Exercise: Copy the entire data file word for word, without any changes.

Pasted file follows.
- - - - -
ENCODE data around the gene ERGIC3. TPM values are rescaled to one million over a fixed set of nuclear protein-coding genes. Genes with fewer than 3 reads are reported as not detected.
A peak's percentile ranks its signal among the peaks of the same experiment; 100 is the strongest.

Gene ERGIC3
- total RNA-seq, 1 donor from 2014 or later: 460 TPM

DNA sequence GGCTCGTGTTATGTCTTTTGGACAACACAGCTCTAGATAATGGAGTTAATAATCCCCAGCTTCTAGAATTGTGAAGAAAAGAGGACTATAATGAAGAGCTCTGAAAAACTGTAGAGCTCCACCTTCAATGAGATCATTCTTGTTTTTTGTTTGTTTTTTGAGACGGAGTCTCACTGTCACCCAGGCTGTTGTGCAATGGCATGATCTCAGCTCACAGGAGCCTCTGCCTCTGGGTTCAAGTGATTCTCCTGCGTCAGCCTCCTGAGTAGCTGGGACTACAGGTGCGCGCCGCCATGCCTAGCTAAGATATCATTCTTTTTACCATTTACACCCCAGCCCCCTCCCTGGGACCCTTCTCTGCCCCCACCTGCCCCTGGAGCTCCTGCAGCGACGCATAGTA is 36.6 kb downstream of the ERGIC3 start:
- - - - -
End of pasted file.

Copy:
ENCODE data around the gene ERGIC3. TPM values are rescaled to one million over a fixed set of nuclear protein-coding genes. Genes with fewer than 3 reads are reported as not detected.
A peak's percentile ranks its signal among the peaks of the same experiment; 100 is the strongest.

Gene ERGIC3
- total RNA-seq, 1 donor from 2014 or later: 460 TPM

DNA sequence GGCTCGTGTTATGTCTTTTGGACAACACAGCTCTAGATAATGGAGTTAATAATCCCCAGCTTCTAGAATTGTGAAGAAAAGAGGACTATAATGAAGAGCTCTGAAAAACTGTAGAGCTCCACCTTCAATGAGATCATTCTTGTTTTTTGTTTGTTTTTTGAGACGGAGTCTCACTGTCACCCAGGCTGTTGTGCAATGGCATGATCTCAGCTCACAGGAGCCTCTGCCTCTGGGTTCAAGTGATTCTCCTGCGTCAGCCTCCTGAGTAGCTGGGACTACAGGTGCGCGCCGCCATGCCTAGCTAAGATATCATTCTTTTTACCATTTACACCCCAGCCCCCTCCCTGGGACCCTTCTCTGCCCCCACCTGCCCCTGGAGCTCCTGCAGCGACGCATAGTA is 36.6 kb downstream of the ERGIC3 start: